Carl Lewis Challenge (Psygnosis) Review | Amiga Power - Everygamegoing

Amiga Power

Carl Lewis Challenge
By Psygnosis
Amiga 500

Published in Amiga Power #17

Carl Lewis Challenge

Okay then, couch potatoes, it's time to put away your Lycra shorts, open a bag of Kettle Chips and get on with some serious armchair athletics.

Ha, ha, ha, ha! Oh, sorry. But this is a joke, surely? Stuart has obviously accidentally given me an incomplete demo version of the game to review.

No? This is it? This is what they're actually trying to get people to buy? But it doesn't look finished. I mean, it's fine as far as it goes, but it doesn't go far enough. There have been some attempts to bring the athletics sim into the '90s, but they seem so half-hearted. Sure, you can play it, and some of the events are quite fun for the initial couple of plays, but it just doesn't come across as being very substantial.

And why is it so easy? I mean, I'm no joystick genius, but the first time I played it I won four gold medals out of a possible five and broke three world records. Not really much of a challenge, is it?

Be It Ever So Hum-Drum

There's nothing intrinsically wrong with the game from a technical point of view. The graphics and animation are very good, there are no bugs and the control systems are very responsive. And some impressive research seems to have taken place. The game features well over 100 top world-class, current, real-life athletes and Fatima Whitbread has acted as athletic advisor. But it's all so hum-drum.

It's like this, you see. It's a game of two halves. The first is a management-type affair where you subject your chosen team to rigorous training so that they're at peak fitness for the events, and decide which athlete should take part in which event. The second is an arcadey bit where you actually get to take part in five events: 100m dash, 110m hurdles, javelin, high jump and long jump. It's easier to win the events with well-trained athletes - you might be brilliant but if your team isn't fir then your job will be a lot harder. then again, if your arcade technique is not too hot, a tip top team can give you the advantage you need.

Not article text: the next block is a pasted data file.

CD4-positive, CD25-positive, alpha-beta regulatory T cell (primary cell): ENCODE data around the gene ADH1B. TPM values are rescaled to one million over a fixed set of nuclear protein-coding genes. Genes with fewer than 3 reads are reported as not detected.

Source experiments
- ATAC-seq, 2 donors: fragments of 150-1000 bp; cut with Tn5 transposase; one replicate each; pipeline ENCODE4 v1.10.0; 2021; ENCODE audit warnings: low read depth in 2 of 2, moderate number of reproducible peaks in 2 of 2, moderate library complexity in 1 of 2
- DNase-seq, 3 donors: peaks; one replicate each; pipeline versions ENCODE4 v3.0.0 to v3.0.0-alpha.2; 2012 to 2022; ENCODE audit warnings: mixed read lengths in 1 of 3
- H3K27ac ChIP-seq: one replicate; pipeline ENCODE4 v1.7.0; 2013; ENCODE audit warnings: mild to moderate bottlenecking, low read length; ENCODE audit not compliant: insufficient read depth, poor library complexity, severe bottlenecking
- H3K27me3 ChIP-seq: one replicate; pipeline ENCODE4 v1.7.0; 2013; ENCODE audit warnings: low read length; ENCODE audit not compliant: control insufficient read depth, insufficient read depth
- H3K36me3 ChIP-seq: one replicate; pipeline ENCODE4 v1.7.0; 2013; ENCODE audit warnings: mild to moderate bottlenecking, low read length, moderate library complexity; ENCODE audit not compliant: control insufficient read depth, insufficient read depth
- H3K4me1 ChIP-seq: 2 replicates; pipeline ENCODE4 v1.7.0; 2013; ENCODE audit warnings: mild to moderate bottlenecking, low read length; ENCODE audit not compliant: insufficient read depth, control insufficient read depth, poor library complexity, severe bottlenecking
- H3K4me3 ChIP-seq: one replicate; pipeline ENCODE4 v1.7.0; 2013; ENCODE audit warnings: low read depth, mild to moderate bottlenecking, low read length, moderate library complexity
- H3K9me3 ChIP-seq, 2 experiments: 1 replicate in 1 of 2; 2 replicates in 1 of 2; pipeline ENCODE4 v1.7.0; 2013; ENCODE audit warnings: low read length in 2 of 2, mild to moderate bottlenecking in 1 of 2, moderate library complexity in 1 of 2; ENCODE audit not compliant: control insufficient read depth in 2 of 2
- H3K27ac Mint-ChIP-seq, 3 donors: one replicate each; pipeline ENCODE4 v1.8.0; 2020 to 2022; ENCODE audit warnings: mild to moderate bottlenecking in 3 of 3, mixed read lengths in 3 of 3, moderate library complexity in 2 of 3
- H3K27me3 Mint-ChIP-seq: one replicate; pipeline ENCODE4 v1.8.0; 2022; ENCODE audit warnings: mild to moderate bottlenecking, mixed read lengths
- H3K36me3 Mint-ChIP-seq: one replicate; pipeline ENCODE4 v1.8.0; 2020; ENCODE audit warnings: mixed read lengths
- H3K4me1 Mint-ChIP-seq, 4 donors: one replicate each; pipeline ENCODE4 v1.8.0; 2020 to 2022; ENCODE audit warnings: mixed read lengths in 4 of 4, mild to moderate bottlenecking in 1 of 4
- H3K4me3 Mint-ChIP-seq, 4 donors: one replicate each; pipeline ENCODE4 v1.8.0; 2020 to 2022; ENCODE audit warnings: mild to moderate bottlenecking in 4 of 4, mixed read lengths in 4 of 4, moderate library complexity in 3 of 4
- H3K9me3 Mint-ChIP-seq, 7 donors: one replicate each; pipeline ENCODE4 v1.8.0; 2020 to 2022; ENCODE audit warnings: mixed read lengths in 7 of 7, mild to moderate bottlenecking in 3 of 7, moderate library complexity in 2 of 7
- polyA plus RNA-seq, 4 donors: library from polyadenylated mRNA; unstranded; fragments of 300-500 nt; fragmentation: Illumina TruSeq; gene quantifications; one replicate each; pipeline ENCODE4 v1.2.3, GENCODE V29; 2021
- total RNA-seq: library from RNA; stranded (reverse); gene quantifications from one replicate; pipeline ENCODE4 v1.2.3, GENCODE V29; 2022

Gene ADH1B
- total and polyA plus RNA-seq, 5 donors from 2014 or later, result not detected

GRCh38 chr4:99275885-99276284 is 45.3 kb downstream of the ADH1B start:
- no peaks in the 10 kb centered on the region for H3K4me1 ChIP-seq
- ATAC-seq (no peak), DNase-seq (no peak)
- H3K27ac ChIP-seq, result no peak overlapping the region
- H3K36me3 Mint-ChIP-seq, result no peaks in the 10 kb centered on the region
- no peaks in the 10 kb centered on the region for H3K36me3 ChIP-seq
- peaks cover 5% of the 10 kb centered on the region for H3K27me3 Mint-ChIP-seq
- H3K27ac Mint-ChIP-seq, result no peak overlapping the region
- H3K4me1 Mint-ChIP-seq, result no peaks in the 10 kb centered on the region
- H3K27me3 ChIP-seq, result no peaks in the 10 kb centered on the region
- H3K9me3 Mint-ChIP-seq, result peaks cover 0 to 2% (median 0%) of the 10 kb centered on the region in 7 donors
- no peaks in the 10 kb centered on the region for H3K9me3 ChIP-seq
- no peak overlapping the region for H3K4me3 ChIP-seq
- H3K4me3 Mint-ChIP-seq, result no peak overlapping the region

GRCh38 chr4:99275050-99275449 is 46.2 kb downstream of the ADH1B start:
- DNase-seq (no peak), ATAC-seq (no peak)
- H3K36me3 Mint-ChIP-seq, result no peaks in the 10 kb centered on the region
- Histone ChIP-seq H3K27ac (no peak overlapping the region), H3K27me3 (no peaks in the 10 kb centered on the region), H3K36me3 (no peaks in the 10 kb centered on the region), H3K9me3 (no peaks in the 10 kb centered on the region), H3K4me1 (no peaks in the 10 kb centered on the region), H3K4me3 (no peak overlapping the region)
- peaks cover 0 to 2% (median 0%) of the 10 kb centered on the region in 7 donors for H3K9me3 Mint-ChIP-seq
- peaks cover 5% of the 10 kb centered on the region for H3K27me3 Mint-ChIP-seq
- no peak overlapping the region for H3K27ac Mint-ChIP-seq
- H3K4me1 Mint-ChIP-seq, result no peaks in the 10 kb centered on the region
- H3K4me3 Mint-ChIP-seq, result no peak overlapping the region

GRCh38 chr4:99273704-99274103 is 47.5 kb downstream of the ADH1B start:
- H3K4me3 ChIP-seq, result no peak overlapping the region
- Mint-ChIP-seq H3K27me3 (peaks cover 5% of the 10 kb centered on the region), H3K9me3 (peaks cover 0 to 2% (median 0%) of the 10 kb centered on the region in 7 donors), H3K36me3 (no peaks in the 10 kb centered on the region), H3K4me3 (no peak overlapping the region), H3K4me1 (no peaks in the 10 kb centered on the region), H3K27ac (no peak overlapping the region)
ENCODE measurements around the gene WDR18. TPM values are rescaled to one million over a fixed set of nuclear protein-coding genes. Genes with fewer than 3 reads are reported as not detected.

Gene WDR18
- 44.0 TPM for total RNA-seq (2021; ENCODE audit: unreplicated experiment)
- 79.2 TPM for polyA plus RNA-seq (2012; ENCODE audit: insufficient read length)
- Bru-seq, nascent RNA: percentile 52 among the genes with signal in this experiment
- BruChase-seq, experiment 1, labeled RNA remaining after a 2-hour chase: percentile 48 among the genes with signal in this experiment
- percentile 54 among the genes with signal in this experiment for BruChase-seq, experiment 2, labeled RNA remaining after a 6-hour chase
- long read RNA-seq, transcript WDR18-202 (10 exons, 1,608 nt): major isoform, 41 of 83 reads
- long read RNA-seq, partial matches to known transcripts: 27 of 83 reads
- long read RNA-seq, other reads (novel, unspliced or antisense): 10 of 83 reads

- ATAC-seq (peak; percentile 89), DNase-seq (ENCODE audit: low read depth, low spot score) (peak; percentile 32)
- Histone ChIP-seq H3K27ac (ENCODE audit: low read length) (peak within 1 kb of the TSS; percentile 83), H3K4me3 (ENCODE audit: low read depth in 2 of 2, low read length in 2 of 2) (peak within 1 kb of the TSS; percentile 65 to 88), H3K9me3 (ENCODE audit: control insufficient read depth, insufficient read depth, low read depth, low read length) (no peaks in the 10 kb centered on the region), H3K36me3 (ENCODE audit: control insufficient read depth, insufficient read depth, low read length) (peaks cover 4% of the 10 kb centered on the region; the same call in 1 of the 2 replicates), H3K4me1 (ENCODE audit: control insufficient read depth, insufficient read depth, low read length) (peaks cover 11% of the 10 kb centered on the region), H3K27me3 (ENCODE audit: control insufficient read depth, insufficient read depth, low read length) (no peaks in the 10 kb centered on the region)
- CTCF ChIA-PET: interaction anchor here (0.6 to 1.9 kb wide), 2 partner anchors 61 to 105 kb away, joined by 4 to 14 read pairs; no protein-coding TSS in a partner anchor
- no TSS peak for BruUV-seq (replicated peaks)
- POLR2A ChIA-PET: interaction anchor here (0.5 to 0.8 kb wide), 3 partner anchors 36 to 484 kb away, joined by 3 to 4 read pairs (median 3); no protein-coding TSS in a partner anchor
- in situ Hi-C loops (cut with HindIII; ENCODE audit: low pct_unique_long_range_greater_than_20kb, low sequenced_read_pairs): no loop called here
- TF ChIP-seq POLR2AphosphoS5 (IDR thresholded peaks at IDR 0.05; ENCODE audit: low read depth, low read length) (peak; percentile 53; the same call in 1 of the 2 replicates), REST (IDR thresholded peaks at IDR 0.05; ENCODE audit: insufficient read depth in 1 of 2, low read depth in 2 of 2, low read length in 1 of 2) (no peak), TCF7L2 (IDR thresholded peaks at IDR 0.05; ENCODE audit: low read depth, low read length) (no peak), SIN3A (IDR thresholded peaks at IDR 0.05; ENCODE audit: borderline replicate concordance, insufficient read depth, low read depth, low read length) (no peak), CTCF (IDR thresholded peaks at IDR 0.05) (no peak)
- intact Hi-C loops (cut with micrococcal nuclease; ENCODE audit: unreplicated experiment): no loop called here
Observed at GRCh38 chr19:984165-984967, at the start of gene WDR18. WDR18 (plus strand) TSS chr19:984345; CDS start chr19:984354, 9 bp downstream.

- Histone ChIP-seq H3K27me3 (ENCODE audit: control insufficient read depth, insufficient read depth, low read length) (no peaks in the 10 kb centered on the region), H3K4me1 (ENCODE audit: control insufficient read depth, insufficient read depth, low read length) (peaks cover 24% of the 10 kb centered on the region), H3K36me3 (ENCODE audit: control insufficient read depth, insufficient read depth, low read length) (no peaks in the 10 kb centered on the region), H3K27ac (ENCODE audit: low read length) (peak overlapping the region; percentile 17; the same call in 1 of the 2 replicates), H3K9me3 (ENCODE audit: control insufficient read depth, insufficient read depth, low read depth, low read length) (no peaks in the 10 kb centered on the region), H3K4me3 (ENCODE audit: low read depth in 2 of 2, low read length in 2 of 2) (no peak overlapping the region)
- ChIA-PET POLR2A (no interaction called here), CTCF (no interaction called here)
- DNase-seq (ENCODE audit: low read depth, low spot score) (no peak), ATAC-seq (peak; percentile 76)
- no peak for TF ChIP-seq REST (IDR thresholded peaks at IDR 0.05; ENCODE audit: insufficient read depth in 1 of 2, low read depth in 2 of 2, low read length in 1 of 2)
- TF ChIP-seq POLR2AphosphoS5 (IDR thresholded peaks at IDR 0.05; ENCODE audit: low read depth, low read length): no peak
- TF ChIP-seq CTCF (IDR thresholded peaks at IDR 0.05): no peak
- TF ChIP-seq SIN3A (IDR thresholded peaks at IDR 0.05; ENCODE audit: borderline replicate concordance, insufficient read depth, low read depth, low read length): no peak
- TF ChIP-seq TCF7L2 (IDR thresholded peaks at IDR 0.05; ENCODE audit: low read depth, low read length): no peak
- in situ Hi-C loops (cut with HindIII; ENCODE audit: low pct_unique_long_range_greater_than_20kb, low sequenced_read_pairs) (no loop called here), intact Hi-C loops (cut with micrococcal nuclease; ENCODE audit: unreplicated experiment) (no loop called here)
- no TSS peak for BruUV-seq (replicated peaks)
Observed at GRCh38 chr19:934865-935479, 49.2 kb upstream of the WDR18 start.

You can actually choose to play just one half (choose the second!), and the other will be handled automatically by the computer. If you only want to play the arcade section the computer supplies you with a standard team - nothing sensational, but no lamers either - with which to attempt the events. Choose just the management section and the arcade section is played out purely according to the fitness standards your athletes have achieved.

You start by choosing your team from a very pretty menu selection screen. This is the first and last piece of extraneous stuff you are going to see - from here on in everything is strictly functional. Each team contains ten top athletes from that country, so, for example, the British team includes our very own Linford Christie.

Up to four people can take part, but you never play simultaneously. Each player goes in a separate heat, so head to heads are out but at least you can try to beat each other's scores. As the computer puts up so little effort to beat you, playing against mates is the best way to get optimum entertainment value from the game.